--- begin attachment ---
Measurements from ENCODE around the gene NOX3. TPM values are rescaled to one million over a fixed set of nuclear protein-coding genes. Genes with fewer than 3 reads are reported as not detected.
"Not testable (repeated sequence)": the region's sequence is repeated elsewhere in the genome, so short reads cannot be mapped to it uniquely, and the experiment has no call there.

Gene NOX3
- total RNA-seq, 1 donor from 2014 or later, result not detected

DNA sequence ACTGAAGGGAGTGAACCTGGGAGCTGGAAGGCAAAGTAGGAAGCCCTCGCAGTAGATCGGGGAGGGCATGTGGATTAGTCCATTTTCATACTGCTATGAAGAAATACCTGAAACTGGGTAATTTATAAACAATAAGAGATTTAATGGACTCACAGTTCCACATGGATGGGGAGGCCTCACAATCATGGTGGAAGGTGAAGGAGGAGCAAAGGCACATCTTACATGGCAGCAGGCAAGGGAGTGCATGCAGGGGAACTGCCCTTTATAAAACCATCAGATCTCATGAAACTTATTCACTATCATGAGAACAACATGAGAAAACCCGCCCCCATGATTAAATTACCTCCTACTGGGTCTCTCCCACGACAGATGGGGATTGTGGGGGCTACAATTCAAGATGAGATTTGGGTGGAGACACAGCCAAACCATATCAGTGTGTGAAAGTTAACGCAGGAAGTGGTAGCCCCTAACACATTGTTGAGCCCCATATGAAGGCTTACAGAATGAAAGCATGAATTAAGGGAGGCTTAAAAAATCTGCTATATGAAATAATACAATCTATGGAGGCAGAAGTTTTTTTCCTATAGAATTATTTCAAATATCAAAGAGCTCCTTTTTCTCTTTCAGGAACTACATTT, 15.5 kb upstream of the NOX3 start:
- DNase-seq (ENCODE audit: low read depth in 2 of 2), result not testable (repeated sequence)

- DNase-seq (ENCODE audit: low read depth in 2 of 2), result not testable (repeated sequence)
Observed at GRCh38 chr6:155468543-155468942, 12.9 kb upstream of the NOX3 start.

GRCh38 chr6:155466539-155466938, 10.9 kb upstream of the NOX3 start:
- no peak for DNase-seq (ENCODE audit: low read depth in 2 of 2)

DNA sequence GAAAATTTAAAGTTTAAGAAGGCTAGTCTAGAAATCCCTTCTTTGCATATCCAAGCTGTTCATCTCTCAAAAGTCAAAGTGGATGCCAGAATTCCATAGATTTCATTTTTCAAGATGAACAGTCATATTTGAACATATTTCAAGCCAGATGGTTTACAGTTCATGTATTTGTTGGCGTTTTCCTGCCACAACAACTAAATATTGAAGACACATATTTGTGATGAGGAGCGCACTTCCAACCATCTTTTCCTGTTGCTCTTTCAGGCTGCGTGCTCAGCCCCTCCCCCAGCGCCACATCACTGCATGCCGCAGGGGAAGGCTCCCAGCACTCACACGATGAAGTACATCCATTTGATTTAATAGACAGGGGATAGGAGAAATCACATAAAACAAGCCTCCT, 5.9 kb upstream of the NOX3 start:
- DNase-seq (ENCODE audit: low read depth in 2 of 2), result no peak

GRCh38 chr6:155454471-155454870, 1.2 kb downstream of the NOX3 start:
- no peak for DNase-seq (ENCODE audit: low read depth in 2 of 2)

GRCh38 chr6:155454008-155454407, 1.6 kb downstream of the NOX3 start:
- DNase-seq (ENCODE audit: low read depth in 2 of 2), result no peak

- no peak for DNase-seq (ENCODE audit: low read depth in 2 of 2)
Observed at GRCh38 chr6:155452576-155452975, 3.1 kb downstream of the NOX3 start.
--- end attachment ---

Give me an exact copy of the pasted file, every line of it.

Measurements from ENCODE around the gene NOX3. TPM values are rescaled to one million over a fixed set of nuclear protein-coding genes. Genes with fewer than 3 reads are reported as not detected.
"Not testable (repeated sequence)": the region's sequence is repeated elsewhere in the genome, so short reads cannot be mapped to it uniquely, and the experiment has no call there.

Gene NOX3
- total RNA-seq, 1 donor from 2014 or later, result not detected

DNA sequence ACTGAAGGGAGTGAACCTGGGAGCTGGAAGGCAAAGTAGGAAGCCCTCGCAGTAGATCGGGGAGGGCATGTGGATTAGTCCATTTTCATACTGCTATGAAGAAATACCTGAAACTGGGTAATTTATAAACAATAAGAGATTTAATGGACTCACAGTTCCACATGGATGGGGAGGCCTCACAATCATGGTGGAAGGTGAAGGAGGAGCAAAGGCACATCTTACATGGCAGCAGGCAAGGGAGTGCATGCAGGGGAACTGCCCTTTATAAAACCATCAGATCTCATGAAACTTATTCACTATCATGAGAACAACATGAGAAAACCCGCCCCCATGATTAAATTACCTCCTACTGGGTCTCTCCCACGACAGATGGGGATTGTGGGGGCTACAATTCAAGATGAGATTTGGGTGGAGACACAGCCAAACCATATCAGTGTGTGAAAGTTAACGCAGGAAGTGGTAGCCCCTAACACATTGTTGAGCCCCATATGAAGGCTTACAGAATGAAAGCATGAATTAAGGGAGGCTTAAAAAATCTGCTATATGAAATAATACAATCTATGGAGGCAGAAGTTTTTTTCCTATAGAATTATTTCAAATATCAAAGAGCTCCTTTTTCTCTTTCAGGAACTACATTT, 15.5 kb upstream of the NOX3 start:
- DNase-seq (ENCODE audit: low read depth in 2 of 2), result not testable (repeated sequence)

- DNase-seq (ENCODE audit: low read depth in 2 of 2), result not testable (repeated sequence)
Observed at GRCh38 chr6:155468543-155468942, 12.9 kb upstream of the NOX3 start.

GRCh38 chr6:155466539-155466938, 10.9 kb upstream of the NOX3 start:
- no peak for DNase-seq (ENCODE audit: low read depth in 2 of 2)

DNA sequence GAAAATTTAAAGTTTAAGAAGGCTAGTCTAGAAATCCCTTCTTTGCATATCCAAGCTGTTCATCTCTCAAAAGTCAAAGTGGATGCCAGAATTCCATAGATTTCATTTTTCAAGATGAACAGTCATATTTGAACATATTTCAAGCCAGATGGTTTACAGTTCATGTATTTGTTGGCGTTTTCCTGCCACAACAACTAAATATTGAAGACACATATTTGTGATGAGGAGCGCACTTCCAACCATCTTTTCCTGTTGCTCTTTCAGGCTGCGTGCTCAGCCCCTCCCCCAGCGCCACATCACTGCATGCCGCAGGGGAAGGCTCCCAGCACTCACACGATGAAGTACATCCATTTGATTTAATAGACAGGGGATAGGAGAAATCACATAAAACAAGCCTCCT, 5.9 kb upstream of the NOX3 start:
- DNase-seq (ENCODE audit: low read depth in 2 of 2), result no peak

GRCh38 chr6:155454471-155454870, 1.2 kb downstream of the NOX3 start:
- no peak for DNase-seq (ENCODE audit: low read depth in 2 of 2)

GRCh38 chr6:155454008-155454407, 1.6 kb downstream of the NOX3 start:
- DNase-seq (ENCODE audit: low read depth in 2 of 2), result no peak

- no peak for DNase-seq (ENCODE audit: low read depth in 2 of 2)
Observed at GRCh38 chr6:155452576-155452975, 3.1 kb downstream of the NOX3 start.